Today is Ada Lovelace Day. If you aren’t familiar with the name, Ada Lovelace was the first computer programmer — ever. In the 1840s, Lovelace wrote programs for Charles Babbage’s Analytical Engine (the first computer). Ada Lovelace Day is meant to commemorate her contributions to technology, as well as offer an opportunity to recognize women in technology.
I wanted to take a moment to recognize the women that have helped me to find my way to where I am today: I know that I could not operate my business or work with even half of my clients without the technology that I rely on heavily. I’ve learned so much from women I’ve had the opportunity to connect with online, from how to use tools like Twitter to how to connect with clients. I’ve had a hard time deciding just who I wanted to write about.
But in the end, my decision was easy. My grandmothers, between the two of them, influenced the way I view and use technology more than any other people I know. One of my grandmothers made the switch from paper records to PC to handle the books she kept for her business and my grandfather. I remember her sitting at one of those beige machines, complete with a black screen and green letters when I was working on learning how to read. Twenty years ago, she was already a computer whiz.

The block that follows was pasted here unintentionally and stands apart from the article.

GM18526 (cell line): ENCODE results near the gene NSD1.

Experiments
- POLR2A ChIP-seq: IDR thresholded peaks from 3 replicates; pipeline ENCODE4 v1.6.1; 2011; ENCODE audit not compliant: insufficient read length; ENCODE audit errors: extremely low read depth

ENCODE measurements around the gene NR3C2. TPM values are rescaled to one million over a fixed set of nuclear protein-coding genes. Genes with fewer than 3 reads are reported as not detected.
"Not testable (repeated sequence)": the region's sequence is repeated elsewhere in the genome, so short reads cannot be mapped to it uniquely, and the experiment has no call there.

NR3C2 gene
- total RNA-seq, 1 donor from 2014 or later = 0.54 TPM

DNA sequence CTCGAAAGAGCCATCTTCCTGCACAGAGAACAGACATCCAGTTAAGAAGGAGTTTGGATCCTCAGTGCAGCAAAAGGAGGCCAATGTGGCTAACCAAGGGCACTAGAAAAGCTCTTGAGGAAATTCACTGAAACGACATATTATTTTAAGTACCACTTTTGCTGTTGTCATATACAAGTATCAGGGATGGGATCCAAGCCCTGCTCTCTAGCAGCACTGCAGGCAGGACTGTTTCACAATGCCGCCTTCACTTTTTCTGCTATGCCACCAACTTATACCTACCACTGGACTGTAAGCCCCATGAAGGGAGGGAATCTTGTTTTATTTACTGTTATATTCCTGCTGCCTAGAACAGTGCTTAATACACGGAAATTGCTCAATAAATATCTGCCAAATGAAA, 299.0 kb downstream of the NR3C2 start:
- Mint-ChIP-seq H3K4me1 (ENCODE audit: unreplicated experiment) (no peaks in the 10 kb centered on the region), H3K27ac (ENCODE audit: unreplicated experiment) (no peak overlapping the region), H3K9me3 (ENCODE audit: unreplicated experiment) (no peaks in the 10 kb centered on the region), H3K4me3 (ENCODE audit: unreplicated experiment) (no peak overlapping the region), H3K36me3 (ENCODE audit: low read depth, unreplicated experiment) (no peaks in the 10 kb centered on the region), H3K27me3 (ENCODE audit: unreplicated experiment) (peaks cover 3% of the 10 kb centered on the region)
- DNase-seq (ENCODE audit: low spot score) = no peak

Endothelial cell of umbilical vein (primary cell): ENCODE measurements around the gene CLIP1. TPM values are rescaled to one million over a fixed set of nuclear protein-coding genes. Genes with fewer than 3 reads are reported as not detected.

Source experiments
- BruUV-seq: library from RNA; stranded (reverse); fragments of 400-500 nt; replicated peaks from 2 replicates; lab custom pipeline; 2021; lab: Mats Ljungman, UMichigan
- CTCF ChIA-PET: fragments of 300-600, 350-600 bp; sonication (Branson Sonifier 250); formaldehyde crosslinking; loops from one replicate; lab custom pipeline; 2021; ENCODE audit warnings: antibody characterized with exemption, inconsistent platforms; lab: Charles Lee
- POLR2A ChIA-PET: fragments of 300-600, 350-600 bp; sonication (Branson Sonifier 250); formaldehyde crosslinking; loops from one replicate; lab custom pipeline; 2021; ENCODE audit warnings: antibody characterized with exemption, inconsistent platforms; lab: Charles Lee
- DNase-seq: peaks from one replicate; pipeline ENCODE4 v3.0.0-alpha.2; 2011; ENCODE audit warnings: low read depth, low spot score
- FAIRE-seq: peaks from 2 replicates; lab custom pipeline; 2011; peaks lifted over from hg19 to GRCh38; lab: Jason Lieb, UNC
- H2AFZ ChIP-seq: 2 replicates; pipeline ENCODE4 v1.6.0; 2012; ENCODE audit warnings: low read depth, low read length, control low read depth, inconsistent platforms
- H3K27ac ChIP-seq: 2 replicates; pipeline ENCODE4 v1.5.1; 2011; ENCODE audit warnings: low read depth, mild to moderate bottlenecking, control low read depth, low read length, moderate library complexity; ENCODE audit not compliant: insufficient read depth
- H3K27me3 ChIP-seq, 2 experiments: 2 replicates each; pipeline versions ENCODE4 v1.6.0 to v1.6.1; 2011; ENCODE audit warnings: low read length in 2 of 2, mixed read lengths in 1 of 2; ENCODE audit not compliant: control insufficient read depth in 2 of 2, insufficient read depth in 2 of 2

My other grandmother was just as much of an early adopter. When I was discovering the wonder of email in middle school, she laughed and told me that she had given email up in 1991. I thought it was a joke at the time, but when she retired from her position at Iowa State University’s library in 1991, my grandmother had been dealing with email for years.
I’ve never worried that I wouldn’t be able to figure out some piece of technology, never been scared to try out something new. I don’t know where I would be without the mindset that I inherited from my grandmothers, but I bet it wouldn’t be nearly so far.
I know others are taking time today to talk about women in technology — you can find out more about Ada Lovelace Day on the findingada site.